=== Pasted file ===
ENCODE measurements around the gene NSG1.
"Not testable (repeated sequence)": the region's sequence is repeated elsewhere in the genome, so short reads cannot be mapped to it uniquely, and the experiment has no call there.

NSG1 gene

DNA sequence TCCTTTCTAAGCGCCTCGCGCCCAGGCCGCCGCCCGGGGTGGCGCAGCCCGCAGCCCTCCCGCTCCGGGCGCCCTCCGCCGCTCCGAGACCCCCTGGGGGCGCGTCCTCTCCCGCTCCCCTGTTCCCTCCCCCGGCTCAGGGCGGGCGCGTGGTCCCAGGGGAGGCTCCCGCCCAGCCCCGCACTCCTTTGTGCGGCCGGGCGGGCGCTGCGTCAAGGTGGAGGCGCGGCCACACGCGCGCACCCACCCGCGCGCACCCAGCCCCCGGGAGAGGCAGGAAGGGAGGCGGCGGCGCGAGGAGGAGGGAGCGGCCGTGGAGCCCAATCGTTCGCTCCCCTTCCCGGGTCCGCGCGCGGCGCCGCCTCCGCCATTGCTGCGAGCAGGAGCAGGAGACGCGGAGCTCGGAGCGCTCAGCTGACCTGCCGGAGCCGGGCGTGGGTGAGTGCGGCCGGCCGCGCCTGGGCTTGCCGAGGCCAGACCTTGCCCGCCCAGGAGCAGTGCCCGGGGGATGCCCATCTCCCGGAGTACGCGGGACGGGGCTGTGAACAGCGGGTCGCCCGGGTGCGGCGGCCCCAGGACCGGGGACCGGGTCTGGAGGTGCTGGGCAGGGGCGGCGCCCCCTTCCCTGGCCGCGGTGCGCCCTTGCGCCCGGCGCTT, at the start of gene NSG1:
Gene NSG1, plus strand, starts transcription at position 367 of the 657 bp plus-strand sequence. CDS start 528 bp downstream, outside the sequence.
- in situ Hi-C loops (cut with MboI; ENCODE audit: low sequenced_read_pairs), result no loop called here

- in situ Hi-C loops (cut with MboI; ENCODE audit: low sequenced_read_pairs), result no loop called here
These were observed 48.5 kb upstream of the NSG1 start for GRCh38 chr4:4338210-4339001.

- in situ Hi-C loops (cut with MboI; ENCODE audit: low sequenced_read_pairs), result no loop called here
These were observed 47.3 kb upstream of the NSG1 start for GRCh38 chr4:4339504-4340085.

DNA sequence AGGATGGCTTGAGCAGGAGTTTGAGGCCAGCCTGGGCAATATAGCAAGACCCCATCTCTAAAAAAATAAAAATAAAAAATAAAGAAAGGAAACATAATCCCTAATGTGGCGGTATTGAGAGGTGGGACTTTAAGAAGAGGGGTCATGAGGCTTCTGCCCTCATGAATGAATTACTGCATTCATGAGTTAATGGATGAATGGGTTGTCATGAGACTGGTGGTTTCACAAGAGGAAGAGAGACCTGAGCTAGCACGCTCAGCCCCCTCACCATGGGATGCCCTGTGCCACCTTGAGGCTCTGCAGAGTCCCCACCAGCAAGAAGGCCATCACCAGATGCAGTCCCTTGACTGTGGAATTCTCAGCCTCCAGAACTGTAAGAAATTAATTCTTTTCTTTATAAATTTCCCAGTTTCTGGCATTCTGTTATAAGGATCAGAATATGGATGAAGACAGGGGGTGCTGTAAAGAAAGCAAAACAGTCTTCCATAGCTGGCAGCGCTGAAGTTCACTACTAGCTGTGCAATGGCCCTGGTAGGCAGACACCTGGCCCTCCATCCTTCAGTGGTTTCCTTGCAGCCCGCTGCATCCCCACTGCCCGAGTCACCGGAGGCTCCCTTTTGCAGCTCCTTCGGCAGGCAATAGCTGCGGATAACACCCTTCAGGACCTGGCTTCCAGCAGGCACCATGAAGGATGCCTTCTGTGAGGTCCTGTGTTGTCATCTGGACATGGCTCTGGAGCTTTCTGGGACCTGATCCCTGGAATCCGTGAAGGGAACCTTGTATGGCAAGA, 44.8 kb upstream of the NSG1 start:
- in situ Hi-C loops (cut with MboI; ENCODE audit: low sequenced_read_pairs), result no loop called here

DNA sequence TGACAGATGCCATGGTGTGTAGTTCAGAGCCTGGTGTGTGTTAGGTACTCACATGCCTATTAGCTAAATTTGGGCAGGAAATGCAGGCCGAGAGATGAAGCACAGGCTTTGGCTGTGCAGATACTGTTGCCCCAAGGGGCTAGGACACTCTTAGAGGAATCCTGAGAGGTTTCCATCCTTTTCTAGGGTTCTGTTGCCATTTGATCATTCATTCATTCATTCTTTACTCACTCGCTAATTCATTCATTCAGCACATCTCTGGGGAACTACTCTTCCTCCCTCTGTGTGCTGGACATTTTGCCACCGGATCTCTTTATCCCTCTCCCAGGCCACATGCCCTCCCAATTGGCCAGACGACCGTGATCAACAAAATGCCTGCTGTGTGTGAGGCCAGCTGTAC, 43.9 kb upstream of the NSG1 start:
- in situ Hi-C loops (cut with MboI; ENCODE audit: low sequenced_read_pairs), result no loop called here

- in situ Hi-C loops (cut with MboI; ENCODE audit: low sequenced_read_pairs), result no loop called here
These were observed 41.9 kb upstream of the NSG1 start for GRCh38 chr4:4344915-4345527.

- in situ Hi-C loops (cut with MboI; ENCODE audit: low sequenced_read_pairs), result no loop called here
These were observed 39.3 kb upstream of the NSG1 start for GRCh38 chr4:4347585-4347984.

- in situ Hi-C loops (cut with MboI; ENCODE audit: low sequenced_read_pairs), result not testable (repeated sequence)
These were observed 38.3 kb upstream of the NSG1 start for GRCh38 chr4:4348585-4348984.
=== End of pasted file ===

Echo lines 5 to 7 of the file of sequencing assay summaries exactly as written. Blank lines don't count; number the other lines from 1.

Gene NSG1, plus strand, starts transcription at position 367 of the 657 bp plus-strand sequence. CDS start 528 bp downstream, outside the sequence.
- in situ Hi-C loops (cut with MboI; ENCODE audit: low sequenced_read_pairs), result no loop called here

- in situ Hi-C loops (cut with MboI; ENCODE audit: low sequenced_read_pairs), result no loop called here